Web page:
Every year at the WSOP, I witness amateurs commit blatant errors on a regular basis that are easily fixable. In this blog post, I am going to share with you a few of these errors.
When a professional shows up at your table, do not let him know that you fear/respect/admire him, especially if you plan to stay out of his way. By doing this, you tell him your game plan within a few hands instead of making him learn it over the course of a few orbits. Perhaps a good strategy would be to tell the pro that you fear him, play passively for a few orbits, and then run an insane bluff? It would probably work on me!
Don’t make it obvious you have a strong hand by instantly betting when you are strong and taking your time when you have a marginal or weak hand. I assumed most players had their timing tells under control, but this year, that was not the case. I made a few tight folds when my opponents acted quickly and also some hero-calls when they took too much time. While I am certainly not saying you should stall, you should not instantly bet when you have the nuts.
Most of the reasonably strong players did not like to fold this year. One hand comes to mind where a good player raised to 2.5 big blinds from first position, the Small Blind called, and I called in the big blind with Jc-8c. Everyone had about 100 big blinds, which was a ton of chips, nearing the bubble. The flop came 8s-8h-2s. The Small Blind checked and I decided to lead for 7 big blinds. Only the good player in first position called. The turn was the 6c. I bet 20 big blinds and he called. The river was the 3h. I went all-in for 70.5 big blinds into the 62.5 blind pot. My opponent thought for a few seconds and called, awarding me the pot. My opponent thought that my lead-bet-bet line was “obviously” a busted draw as no one with half a brain would take that line with an 8, right?!? While this play worked out amazingly well this time, I wonder if simply check-raising the flop, betting the turn, then pushing the river would work equally well. While I assume my opponent looked me up with an overpair, perhaps my line against this specific player handcuffed him into having to call me with a wider range compared the obviously strong line of check-raising the flop. Maybe he looked me up super-wide, perhaps with 4-4 or A-K. What do you think?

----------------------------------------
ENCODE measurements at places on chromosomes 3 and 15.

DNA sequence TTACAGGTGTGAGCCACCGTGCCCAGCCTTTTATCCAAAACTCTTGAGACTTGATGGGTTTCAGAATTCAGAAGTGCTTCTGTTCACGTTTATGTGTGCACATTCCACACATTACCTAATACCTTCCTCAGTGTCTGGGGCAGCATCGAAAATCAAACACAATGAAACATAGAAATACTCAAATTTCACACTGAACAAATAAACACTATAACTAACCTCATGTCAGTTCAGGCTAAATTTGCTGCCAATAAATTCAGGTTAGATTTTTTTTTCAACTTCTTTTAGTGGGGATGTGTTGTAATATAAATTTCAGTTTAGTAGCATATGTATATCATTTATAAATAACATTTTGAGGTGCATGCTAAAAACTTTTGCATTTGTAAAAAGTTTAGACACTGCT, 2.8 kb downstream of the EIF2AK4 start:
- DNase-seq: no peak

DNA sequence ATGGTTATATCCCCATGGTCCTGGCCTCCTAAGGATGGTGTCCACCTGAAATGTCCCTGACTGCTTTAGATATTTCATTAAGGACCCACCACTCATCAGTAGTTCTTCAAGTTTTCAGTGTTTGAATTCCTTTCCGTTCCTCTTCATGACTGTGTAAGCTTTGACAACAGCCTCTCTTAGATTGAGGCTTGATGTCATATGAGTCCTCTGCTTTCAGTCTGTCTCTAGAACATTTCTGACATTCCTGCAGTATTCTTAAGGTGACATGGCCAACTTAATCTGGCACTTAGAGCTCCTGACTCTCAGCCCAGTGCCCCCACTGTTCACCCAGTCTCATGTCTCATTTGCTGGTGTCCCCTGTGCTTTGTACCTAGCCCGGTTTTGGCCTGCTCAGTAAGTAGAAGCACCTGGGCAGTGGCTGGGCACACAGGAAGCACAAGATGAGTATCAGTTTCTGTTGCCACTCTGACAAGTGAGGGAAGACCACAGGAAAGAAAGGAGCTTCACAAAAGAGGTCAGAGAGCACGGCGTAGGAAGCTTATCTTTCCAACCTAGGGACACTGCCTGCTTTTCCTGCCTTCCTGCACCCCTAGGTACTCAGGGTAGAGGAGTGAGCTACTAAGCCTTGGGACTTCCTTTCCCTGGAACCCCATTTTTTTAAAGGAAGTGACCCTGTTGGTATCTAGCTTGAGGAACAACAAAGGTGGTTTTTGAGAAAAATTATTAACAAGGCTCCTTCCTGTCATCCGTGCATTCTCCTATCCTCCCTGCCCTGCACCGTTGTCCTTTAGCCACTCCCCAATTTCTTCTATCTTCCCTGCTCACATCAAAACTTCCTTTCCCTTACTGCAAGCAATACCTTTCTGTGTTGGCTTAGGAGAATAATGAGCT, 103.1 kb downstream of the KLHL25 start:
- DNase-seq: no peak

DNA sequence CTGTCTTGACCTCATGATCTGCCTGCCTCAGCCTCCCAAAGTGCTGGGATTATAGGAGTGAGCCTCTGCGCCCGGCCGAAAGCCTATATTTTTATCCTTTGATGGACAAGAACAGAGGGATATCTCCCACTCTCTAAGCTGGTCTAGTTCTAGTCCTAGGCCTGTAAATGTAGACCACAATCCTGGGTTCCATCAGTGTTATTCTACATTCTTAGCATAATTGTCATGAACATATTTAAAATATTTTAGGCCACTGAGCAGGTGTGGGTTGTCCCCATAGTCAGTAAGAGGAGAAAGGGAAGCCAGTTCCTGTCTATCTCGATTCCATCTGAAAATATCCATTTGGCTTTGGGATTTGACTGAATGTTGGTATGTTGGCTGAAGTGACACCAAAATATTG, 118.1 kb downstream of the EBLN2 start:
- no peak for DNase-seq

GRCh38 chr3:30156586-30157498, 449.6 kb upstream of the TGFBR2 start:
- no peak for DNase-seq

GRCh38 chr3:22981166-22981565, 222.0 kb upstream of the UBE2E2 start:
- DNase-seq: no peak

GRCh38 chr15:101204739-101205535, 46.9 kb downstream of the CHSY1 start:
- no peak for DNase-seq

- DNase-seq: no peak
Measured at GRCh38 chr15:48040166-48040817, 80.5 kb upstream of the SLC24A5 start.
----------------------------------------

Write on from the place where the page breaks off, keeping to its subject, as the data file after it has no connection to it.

A lot of my opponents were complaining about the temperature in the tournament room. I wrote about this in Secrets of Professional Tournament Poker, Volume 2, but apparently my opponents didn’t read that chapter. If it is cold (as it usually is at the Rio), put on a jacket or drink a hot beverage. Personally, I dress in a 3-Bet T-shirt and jeans on most days. I put a light jacket in my backpack. I have yet to get tilted by the temperature.
Get off your phone!!!! It seems like most poker players, especially “professionals”, want to take their minds off the task at hand. Of course, if they are trying to make money, they should be paying attention. I found that if I turned off my phone and put it in my backpack, I would not worry about it. I would then check my messages on my breaks, if I felt inclined. While it took a bit of time to get used to not having my phone readily available, I can confidently say that I picked up many more reads this year, which I think helped me have a great summer. If I had been buried in my phone, I would have likely missed them.
Watch the live coverage online (Scroll back through the videos to find the final tables). This year, David Tuckman did an excellent job commentating the final tables. Especially during the high stakes events, he had numerous world-class commentators in the booth, adding in-depth insight. I almost never watch poker on TV, but this year, I watched a lot of the live streams.
I hope you found this article to be helpful. If you made any interesting observations that you want to share with other readers, please post them in the comment section below. I would love to hear them! I will be back next week at JonathanLittlePoker.com with another educational blog post. Thanks for reading!